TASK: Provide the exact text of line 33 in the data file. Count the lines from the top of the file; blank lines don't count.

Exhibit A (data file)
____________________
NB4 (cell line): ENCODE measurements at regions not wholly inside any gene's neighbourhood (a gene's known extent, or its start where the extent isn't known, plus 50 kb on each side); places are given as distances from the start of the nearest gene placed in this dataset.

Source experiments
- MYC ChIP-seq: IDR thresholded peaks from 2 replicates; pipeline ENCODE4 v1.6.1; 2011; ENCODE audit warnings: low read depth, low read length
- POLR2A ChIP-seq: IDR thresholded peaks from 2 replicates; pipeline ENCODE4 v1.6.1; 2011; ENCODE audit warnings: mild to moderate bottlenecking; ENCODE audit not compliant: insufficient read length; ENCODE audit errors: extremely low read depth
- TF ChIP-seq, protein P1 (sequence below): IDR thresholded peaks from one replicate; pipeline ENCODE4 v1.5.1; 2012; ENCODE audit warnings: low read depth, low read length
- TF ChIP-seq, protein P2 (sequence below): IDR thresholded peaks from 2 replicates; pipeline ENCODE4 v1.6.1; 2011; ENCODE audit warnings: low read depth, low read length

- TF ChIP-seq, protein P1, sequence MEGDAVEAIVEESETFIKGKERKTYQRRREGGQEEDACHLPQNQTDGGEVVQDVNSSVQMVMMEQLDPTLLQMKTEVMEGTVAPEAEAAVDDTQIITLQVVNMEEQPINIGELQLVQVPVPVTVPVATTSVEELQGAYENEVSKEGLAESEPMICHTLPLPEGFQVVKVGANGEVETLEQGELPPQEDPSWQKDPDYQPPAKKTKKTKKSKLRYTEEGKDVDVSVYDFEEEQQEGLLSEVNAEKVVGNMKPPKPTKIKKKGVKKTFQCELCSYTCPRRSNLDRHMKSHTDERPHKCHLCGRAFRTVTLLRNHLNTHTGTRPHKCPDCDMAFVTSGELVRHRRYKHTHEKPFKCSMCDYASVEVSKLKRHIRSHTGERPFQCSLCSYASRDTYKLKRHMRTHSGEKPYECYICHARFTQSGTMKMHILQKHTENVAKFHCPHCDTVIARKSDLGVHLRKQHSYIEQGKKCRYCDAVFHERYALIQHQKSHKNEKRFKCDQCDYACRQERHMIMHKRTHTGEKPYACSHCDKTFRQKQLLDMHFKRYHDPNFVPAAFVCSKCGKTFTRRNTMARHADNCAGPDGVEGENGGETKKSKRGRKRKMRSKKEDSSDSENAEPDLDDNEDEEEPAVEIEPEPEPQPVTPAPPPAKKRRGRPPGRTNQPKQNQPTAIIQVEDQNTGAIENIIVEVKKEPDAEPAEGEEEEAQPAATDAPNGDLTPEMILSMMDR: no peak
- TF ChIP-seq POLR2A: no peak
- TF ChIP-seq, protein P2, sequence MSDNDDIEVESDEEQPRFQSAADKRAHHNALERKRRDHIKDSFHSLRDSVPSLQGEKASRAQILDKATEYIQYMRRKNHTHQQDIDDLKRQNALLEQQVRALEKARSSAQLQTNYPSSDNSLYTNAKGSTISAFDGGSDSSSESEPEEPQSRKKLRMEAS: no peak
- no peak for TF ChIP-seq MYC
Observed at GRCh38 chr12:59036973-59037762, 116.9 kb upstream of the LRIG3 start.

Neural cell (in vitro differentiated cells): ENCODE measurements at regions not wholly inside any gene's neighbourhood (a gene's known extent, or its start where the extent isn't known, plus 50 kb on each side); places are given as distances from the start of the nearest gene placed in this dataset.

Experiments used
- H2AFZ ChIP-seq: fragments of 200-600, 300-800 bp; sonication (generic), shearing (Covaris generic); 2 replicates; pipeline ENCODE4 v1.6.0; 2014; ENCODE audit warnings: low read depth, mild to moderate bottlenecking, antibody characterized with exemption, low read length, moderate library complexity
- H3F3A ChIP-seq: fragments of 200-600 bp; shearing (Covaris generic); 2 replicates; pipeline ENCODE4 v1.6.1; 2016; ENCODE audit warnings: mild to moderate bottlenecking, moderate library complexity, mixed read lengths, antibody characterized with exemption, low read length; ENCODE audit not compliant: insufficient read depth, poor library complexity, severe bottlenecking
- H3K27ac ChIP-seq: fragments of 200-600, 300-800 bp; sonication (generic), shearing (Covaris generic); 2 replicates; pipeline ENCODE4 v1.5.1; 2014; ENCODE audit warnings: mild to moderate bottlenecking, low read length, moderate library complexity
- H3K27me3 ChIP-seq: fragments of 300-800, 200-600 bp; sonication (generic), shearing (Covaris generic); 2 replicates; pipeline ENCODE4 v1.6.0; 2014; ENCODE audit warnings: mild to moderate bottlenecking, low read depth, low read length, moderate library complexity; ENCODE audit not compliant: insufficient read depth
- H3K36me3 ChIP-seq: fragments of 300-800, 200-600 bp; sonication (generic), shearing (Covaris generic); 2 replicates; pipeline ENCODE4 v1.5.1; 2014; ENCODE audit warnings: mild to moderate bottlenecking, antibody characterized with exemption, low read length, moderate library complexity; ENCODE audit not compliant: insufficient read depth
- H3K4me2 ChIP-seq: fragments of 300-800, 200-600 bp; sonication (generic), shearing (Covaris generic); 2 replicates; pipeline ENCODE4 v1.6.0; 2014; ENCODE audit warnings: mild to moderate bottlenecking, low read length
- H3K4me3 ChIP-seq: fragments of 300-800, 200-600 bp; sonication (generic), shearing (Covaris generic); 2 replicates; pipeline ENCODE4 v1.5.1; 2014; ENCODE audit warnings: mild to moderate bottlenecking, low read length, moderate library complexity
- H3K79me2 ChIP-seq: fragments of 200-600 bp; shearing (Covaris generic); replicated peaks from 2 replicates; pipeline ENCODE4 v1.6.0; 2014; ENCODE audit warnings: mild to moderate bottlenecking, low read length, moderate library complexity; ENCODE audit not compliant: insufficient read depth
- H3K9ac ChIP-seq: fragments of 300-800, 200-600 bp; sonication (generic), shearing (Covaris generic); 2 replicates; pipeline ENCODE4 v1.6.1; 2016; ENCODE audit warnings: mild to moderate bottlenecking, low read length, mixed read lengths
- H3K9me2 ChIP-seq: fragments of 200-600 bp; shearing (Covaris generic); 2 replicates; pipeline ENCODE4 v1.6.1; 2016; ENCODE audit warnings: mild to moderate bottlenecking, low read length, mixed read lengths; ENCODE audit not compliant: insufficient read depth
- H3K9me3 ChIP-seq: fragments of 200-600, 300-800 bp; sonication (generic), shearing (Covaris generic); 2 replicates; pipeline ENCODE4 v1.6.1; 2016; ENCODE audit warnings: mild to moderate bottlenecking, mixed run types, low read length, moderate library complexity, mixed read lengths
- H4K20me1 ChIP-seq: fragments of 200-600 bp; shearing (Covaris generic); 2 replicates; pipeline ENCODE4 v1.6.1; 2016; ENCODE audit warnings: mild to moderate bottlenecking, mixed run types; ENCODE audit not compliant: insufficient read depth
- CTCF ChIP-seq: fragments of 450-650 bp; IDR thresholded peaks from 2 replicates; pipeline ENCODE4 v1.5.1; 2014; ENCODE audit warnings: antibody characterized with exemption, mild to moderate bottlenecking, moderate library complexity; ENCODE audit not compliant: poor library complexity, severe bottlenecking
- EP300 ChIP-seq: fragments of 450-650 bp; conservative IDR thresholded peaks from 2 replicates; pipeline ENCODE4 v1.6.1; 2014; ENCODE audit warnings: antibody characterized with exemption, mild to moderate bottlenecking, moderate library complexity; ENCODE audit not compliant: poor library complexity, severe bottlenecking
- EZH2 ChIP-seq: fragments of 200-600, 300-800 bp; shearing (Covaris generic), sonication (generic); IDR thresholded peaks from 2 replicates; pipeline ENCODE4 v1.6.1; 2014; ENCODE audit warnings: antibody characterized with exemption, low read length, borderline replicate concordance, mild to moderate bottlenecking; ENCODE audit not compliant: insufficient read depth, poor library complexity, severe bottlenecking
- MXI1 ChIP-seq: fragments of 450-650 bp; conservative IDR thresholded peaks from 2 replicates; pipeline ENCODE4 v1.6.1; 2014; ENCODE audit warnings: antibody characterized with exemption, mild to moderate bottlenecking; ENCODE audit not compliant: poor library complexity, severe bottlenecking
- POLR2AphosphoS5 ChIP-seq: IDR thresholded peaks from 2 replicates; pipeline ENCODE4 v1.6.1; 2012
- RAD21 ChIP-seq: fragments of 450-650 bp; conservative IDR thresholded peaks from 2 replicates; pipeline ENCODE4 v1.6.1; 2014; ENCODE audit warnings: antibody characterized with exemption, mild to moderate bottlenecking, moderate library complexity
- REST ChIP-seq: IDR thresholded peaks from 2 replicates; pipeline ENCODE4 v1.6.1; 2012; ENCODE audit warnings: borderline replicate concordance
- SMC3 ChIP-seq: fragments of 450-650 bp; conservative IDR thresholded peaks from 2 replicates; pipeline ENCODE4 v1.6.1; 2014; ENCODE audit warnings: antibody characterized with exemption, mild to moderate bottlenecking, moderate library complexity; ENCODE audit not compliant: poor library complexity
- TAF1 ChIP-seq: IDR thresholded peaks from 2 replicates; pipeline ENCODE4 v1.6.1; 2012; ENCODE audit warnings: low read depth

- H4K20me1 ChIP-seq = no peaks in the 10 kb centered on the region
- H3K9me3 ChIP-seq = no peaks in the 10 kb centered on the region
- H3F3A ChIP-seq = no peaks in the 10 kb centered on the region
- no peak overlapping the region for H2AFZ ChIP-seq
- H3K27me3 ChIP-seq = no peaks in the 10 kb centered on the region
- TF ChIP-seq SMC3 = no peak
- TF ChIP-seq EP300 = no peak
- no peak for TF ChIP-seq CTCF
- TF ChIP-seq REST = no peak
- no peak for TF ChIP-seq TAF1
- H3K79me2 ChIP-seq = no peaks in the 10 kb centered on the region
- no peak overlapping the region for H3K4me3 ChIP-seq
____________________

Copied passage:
- SMC3 ChIP-seq: fragments of 450-650 bp; conservative IDR thresholded peaks from 2 replicates; pipeline ENCODE4 v1.6.1; 2014; ENCODE audit warnings: antibody characterized with exemption, mild to moderate bottlenecking, moderate library complexity; ENCODE audit not compliant: poor library complexity